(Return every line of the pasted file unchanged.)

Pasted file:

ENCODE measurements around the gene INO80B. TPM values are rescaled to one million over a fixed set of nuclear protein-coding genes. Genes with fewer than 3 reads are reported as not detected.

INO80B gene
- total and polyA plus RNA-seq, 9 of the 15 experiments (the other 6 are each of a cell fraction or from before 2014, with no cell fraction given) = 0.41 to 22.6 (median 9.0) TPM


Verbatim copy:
ENCODE measurements around the gene INO80B. TPM values are rescaled to one million over a fixed set of nuclear protein-coding genes. Genes with fewer than 3 reads are reported as not detected.

INO80B gene
- total and polyA plus RNA-seq, 9 of the 15 experiments (the other 6 are each of a cell fraction or from before 2014, with no cell fraction given) = 0.41 to 22.6 (median 9.0) TPM